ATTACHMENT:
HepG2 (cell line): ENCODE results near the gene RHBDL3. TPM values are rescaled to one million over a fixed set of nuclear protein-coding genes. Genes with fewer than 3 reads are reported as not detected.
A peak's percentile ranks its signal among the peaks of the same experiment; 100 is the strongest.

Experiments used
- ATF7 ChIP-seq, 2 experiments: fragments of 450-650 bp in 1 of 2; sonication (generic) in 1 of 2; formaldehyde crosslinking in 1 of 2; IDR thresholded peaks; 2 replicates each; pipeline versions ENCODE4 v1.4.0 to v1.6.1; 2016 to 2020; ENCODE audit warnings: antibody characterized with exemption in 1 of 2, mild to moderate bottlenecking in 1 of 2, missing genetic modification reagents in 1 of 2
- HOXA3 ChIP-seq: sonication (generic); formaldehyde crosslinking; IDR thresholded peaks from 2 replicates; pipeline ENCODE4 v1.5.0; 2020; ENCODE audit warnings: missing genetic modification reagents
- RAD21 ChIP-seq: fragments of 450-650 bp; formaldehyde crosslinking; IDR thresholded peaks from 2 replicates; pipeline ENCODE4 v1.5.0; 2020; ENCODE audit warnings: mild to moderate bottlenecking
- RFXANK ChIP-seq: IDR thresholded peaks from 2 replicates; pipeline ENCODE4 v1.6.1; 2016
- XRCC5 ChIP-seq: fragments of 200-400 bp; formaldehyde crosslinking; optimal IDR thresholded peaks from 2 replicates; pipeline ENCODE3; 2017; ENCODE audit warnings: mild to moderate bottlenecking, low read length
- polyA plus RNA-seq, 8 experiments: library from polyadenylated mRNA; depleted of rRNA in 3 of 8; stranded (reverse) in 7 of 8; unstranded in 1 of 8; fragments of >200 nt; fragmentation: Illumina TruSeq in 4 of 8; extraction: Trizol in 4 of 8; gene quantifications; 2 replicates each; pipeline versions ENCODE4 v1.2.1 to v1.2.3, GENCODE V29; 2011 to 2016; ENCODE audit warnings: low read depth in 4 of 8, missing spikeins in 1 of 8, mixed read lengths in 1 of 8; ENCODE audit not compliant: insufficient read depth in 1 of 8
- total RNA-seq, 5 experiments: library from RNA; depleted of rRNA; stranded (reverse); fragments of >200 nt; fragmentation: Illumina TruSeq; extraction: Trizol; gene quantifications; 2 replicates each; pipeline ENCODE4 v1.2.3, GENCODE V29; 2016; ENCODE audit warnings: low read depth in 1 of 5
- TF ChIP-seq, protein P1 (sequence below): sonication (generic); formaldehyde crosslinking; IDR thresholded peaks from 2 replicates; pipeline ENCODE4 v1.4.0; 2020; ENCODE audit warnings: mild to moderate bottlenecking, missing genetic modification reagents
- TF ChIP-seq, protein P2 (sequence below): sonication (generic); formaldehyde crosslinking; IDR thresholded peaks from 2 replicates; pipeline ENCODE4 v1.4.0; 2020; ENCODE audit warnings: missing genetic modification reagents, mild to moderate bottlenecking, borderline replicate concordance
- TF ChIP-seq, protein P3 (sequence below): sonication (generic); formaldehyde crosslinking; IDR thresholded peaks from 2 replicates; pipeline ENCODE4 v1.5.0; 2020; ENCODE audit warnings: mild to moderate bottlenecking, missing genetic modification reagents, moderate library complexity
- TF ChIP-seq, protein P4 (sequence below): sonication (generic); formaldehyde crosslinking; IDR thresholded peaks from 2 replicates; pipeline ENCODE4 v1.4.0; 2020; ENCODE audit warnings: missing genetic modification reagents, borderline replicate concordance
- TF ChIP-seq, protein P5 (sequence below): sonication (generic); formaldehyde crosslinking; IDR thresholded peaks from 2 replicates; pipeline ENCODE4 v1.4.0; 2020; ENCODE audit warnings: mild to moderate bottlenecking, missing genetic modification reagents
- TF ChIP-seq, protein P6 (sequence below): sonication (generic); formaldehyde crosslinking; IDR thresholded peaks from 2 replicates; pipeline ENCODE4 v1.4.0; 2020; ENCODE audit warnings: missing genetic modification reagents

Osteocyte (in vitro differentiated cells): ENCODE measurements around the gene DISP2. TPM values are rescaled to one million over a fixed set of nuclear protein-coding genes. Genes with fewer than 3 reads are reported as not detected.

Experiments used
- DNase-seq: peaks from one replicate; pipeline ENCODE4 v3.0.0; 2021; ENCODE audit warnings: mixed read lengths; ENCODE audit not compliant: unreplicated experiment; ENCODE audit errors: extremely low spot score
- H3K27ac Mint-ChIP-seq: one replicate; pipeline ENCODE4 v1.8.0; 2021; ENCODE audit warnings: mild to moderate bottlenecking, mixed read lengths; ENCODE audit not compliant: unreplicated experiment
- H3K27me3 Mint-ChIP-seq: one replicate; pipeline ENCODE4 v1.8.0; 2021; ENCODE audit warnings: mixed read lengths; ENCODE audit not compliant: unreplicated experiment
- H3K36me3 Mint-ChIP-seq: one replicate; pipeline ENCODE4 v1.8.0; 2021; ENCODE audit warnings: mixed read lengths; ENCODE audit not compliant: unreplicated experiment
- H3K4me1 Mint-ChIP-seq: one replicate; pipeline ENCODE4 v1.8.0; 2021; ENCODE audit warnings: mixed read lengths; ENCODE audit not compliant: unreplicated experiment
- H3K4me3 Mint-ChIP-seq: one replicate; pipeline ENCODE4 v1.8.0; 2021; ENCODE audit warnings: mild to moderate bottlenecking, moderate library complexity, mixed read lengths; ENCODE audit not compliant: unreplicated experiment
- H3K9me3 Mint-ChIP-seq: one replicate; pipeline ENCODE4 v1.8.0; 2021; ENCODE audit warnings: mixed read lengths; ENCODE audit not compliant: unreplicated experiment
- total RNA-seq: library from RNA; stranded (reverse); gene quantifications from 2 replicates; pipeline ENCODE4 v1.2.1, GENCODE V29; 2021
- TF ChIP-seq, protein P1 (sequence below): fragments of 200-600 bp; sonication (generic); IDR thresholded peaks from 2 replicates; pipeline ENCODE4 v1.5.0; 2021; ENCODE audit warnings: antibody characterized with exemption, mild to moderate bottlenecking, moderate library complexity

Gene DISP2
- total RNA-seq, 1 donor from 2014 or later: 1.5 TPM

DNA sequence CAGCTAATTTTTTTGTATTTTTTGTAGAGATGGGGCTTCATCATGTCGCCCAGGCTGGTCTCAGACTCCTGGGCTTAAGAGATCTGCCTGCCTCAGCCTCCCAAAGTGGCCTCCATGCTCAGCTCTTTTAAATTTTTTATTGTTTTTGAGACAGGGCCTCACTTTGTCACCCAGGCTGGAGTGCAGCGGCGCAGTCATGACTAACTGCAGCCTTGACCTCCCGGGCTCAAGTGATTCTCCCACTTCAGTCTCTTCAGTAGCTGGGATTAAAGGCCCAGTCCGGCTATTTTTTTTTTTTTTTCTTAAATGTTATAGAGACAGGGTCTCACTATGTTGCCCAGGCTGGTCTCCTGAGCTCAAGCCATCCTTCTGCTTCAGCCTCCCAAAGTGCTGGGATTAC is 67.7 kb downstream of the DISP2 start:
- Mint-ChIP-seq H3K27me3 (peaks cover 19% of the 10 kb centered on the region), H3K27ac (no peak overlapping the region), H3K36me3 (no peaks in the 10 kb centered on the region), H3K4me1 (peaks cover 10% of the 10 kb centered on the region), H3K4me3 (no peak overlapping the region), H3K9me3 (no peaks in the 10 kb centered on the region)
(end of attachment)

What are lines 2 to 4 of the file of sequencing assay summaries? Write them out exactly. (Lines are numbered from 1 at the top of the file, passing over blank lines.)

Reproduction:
A peak's percentile ranks its signal among the peaks of the same experiment; 100 is the strongest.

Experiments used
- ATF7 ChIP-seq, 2 experiments: fragments of 450-650 bp in 1 of 2; sonication (generic) in 1 of 2; formaldehyde crosslinking in 1 of 2; IDR thresholded peaks; 2 replicates each; pipeline versions ENCODE4 v1.4.0 to v1.6.1; 2016 to 2020; ENCODE audit warnings: antibody characterized with exemption in 1 of 2, mild to moderate bottlenecking in 1 of 2, missing genetic modification reagents in 1 of 2